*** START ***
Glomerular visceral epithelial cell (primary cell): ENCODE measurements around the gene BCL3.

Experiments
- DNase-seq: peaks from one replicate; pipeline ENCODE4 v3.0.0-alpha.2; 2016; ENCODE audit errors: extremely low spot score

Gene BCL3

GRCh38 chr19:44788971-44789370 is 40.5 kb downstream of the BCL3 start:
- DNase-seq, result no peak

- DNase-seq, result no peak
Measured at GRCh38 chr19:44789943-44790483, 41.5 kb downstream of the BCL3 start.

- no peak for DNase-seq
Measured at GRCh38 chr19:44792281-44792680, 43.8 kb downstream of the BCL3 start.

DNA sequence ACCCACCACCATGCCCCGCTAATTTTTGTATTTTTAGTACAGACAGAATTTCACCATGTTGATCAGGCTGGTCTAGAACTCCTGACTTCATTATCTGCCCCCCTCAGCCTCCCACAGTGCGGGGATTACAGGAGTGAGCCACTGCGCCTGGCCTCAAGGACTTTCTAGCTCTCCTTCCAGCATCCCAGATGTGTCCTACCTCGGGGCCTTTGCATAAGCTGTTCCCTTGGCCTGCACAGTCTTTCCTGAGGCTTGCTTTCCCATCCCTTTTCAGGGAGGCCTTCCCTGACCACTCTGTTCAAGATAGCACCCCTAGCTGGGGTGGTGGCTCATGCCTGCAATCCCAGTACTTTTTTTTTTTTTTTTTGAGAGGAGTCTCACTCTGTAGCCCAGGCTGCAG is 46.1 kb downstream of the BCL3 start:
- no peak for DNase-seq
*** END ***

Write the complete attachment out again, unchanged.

Glomerular visceral epithelial cell (primary cell): ENCODE measurements around the gene BCL3.

Experiments
- DNase-seq: peaks from one replicate; pipeline ENCODE4 v3.0.0-alpha.2; 2016; ENCODE audit errors: extremely low spot score

Gene BCL3

GRCh38 chr19:44788971-44789370 is 40.5 kb downstream of the BCL3 start:
- DNase-seq, result no peak

- DNase-seq, result no peak
Measured at GRCh38 chr19:44789943-44790483, 41.5 kb downstream of the BCL3 start.

- no peak for DNase-seq
Measured at GRCh38 chr19:44792281-44792680, 43.8 kb downstream of the BCL3 start.

DNA sequence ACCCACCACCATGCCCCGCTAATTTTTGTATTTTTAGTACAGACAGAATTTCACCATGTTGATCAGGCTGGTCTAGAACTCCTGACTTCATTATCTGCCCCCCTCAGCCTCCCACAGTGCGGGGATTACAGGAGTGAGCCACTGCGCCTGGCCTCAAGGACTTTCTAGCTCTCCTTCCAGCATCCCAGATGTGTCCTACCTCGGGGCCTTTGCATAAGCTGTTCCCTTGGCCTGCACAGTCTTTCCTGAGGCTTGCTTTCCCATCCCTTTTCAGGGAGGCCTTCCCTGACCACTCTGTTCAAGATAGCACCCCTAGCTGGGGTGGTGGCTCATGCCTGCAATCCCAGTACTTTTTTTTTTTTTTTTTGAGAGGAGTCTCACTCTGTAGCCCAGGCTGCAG is 46.1 kb downstream of the BCL3 start:
- no peak for DNase-seq